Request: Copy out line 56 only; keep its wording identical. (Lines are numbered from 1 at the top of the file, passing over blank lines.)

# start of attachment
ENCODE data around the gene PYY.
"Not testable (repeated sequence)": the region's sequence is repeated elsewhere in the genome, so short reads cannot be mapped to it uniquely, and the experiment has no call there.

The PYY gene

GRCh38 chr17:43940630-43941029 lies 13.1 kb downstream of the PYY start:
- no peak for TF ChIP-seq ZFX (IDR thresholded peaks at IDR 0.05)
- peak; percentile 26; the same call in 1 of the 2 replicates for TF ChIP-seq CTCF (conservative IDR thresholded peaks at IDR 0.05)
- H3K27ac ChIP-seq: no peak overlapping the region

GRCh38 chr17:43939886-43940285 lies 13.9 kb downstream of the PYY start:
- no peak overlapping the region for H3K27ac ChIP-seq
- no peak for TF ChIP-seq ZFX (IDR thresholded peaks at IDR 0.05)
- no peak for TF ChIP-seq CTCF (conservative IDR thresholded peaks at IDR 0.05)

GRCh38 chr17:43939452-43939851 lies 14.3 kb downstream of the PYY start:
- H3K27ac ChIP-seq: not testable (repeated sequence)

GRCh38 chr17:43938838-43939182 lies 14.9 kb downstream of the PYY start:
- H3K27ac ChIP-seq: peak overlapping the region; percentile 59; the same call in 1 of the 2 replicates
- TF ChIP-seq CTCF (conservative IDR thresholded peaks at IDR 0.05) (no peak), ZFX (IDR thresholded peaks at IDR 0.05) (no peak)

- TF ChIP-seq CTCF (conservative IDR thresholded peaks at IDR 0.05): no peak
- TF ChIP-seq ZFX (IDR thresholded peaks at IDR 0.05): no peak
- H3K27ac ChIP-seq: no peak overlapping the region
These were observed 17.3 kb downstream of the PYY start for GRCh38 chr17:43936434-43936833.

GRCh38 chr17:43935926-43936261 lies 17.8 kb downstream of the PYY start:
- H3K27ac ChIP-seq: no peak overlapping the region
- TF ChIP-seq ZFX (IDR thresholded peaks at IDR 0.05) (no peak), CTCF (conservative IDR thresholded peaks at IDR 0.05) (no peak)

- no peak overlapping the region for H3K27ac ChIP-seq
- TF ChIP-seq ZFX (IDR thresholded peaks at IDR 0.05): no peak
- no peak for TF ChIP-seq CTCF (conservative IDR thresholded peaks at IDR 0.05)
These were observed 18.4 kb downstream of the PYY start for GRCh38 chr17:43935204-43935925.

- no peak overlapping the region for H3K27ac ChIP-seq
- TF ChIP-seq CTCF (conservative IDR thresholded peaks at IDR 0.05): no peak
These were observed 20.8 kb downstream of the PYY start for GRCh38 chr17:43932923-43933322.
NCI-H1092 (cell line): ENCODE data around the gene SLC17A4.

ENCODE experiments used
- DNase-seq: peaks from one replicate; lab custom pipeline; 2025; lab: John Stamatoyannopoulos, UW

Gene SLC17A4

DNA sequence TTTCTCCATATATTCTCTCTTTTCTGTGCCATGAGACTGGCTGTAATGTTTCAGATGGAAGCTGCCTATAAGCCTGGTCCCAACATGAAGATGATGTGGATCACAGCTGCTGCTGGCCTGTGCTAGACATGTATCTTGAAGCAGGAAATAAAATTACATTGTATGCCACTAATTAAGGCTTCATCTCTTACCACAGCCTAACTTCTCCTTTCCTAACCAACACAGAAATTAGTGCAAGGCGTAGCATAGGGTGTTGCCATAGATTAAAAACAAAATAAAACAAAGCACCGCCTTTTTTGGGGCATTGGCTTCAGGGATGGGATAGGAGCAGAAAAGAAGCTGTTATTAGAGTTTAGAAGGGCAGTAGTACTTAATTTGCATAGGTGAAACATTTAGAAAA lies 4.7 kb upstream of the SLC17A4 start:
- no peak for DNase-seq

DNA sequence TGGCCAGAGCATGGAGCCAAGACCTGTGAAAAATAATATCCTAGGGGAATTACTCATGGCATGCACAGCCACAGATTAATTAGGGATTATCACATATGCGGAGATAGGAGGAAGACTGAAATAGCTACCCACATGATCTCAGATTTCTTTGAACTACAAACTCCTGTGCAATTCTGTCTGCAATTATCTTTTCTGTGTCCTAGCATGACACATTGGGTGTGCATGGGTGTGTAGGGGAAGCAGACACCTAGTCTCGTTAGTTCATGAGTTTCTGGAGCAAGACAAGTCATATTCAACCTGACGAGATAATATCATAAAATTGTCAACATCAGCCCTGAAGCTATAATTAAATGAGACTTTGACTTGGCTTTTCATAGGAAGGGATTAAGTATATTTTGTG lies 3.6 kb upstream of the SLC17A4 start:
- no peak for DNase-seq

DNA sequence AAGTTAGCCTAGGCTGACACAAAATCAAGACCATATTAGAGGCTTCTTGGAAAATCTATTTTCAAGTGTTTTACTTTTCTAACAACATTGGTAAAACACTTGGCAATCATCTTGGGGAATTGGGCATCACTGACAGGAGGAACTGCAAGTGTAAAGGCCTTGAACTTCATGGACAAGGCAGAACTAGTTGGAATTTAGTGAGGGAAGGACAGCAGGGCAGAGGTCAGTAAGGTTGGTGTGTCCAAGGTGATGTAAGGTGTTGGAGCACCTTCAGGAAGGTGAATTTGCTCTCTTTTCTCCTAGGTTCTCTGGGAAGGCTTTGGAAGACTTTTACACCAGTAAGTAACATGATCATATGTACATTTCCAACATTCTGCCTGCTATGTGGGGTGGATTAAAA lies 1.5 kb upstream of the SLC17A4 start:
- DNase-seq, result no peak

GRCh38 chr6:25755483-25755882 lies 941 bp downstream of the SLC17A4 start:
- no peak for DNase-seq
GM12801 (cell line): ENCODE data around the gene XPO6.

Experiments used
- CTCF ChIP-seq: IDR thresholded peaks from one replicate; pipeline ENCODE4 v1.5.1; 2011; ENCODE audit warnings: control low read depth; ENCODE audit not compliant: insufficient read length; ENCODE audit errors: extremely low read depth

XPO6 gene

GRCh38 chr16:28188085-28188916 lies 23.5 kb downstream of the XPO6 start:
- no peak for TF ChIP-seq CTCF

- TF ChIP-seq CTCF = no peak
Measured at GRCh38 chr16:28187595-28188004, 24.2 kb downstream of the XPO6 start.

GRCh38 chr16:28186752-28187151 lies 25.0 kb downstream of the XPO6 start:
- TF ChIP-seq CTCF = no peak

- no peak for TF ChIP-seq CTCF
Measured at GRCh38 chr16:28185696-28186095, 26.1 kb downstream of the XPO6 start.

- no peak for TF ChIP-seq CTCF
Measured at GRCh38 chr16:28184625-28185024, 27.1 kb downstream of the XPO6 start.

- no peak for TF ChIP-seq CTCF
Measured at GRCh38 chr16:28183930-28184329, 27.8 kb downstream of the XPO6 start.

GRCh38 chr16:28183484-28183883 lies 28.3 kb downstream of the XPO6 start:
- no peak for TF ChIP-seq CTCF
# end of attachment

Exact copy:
Measured at GRCh38 chr16:28184625-28185024, 27.1 kb downstream of the XPO6 start.